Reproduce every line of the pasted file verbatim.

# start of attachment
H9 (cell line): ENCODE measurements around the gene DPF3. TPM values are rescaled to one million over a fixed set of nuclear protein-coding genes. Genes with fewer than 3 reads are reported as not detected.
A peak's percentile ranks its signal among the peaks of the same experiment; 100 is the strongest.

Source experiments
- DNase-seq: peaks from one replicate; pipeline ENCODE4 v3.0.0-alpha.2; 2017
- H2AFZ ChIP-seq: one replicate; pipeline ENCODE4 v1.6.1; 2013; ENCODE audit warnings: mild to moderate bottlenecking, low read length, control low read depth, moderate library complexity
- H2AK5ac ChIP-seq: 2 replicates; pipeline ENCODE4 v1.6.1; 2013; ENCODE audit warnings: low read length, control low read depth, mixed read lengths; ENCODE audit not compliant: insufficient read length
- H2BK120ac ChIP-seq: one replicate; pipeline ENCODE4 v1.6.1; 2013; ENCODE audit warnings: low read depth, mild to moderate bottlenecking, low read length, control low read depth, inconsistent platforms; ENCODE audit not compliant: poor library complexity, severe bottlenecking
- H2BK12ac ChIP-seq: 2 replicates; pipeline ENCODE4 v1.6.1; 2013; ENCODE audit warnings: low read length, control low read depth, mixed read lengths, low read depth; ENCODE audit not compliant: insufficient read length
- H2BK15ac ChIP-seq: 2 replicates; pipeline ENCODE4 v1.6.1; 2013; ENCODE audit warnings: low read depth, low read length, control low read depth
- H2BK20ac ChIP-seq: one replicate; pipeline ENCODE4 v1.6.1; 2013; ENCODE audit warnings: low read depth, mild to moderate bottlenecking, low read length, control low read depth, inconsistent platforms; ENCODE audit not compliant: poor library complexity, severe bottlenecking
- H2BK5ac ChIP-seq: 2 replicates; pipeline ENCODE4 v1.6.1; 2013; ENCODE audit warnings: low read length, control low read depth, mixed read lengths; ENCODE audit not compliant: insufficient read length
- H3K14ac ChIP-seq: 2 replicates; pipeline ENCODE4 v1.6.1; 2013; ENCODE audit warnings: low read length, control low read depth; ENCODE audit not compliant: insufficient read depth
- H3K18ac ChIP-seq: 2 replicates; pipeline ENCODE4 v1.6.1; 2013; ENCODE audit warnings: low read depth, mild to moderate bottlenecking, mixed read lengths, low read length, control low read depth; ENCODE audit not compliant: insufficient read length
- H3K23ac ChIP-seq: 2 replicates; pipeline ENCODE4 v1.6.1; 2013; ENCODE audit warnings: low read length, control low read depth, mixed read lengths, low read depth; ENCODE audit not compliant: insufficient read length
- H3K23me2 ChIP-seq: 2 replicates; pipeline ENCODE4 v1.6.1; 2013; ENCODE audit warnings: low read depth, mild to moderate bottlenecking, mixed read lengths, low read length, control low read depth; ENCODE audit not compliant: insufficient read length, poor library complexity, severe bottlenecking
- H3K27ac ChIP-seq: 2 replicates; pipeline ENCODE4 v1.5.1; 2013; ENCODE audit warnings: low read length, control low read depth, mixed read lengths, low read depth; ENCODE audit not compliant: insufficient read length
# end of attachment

H9 (cell line): ENCODE measurements around the gene DPF3. TPM values are rescaled to one million over a fixed set of nuclear protein-coding genes. Genes with fewer than 3 reads are reported as not detected.
A peak's percentile ranks its signal among the peaks of the same experiment; 100 is the strongest.

Source experiments
- DNase-seq: peaks from one replicate; pipeline ENCODE4 v3.0.0-alpha.2; 2017
- H2AFZ ChIP-seq: one replicate; pipeline ENCODE4 v1.6.1; 2013; ENCODE audit warnings: mild to moderate bottlenecking, low read length, control low read depth, moderate library complexity
- H2AK5ac ChIP-seq: 2 replicates; pipeline ENCODE4 v1.6.1; 2013; ENCODE audit warnings: low read length, control low read depth, mixed read lengths; ENCODE audit not compliant: insufficient read length
- H2BK120ac ChIP-seq: one replicate; pipeline ENCODE4 v1.6.1; 2013; ENCODE audit warnings: low read depth, mild to moderate bottlenecking, low read length, control low read depth, inconsistent platforms; ENCODE audit not compliant: poor library complexity, severe bottlenecking
- H2BK12ac ChIP-seq: 2 replicates; pipeline ENCODE4 v1.6.1; 2013; ENCODE audit warnings: low read length, control low read depth, mixed read lengths, low read depth; ENCODE audit not compliant: insufficient read length
- H2BK15ac ChIP-seq: 2 replicates; pipeline ENCODE4 v1.6.1; 2013; ENCODE audit warnings: low read depth, low read length, control low read depth
- H2BK20ac ChIP-seq: one replicate; pipeline ENCODE4 v1.6.1; 2013; ENCODE audit warnings: low read depth, mild to moderate bottlenecking, low read length, control low read depth, inconsistent platforms; ENCODE audit not compliant: poor library complexity, severe bottlenecking
- H2BK5ac ChIP-seq: 2 replicates; pipeline ENCODE4 v1.6.1; 2013; ENCODE audit warnings: low read length, control low read depth, mixed read lengths; ENCODE audit not compliant: insufficient read length
- H3K14ac ChIP-seq: 2 replicates; pipeline ENCODE4 v1.6.1; 2013; ENCODE audit warnings: low read length, control low read depth; ENCODE audit not compliant: insufficient read depth
- H3K18ac ChIP-seq: 2 replicates; pipeline ENCODE4 v1.6.1; 2013; ENCODE audit warnings: low read depth, mild to moderate bottlenecking, mixed read lengths, low read length, control low read depth; ENCODE audit not compliant: insufficient read length
- H3K23ac ChIP-seq: 2 replicates; pipeline ENCODE4 v1.6.1; 2013; ENCODE audit warnings: low read length, control low read depth, mixed read lengths, low read depth; ENCODE audit not compliant: insufficient read length
- H3K23me2 ChIP-seq: 2 replicates; pipeline ENCODE4 v1.6.1; 2013; ENCODE audit warnings: low read depth, mild to moderate bottlenecking, mixed read lengths, low read length, control low read depth; ENCODE audit not compliant: insufficient read length, poor library complexity, severe bottlenecking
- H3K27ac ChIP-seq: 2 replicates; pipeline ENCODE4 v1.5.1; 2013; ENCODE audit warnings: low read length, control low read depth, mixed read lengths, low read depth; ENCODE audit not compliant: insufficient read length